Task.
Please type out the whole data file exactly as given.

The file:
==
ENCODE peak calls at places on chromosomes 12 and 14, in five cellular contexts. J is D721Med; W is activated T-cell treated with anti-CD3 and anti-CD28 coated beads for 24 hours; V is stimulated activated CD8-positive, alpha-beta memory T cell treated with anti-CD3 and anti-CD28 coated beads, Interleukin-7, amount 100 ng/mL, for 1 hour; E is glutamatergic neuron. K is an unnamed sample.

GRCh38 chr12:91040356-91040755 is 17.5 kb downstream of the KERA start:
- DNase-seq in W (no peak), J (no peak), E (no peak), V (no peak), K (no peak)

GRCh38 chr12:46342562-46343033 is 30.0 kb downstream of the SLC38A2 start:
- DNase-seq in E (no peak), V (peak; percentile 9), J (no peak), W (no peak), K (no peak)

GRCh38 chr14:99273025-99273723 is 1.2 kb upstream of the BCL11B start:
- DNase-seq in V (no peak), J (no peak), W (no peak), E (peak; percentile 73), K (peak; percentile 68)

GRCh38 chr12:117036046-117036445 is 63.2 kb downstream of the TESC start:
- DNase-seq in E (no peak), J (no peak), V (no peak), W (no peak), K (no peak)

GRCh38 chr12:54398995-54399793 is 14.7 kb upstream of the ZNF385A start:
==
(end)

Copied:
ENCODE peak calls at places on chromosomes 12 and 14, in five cellular contexts. J is D721Med; W is activated T-cell treated with anti-CD3 and anti-CD28 coated beads for 24 hours; V is stimulated activated CD8-positive, alpha-beta memory T cell treated with anti-CD3 and anti-CD28 coated beads, Interleukin-7, amount 100 ng/mL, for 1 hour; E is glutamatergic neuron. K is an unnamed sample.

GRCh38 chr12:91040356-91040755 is 17.5 kb downstream of the KERA start:
- DNase-seq in W (no peak), J (no peak), E (no peak), V (no peak), K (no peak)

GRCh38 chr12:46342562-46343033 is 30.0 kb downstream of the SLC38A2 start:
- DNase-seq in E (no peak), V (peak; percentile 9), J (no peak), W (no peak), K (no peak)

GRCh38 chr14:99273025-99273723 is 1.2 kb upstream of the BCL11B start:
- DNase-seq in V (no peak), J (no peak), W (no peak), E (peak; percentile 73), K (peak; percentile 68)

GRCh38 chr12:117036046-117036445 is 63.2 kb downstream of the TESC start:
- DNase-seq in E (no peak), J (no peak), V (no peak), W (no peak), K (no peak)

GRCh38 chr12:54398995-54399793 is 14.7 kb upstream of the ZNF385A start: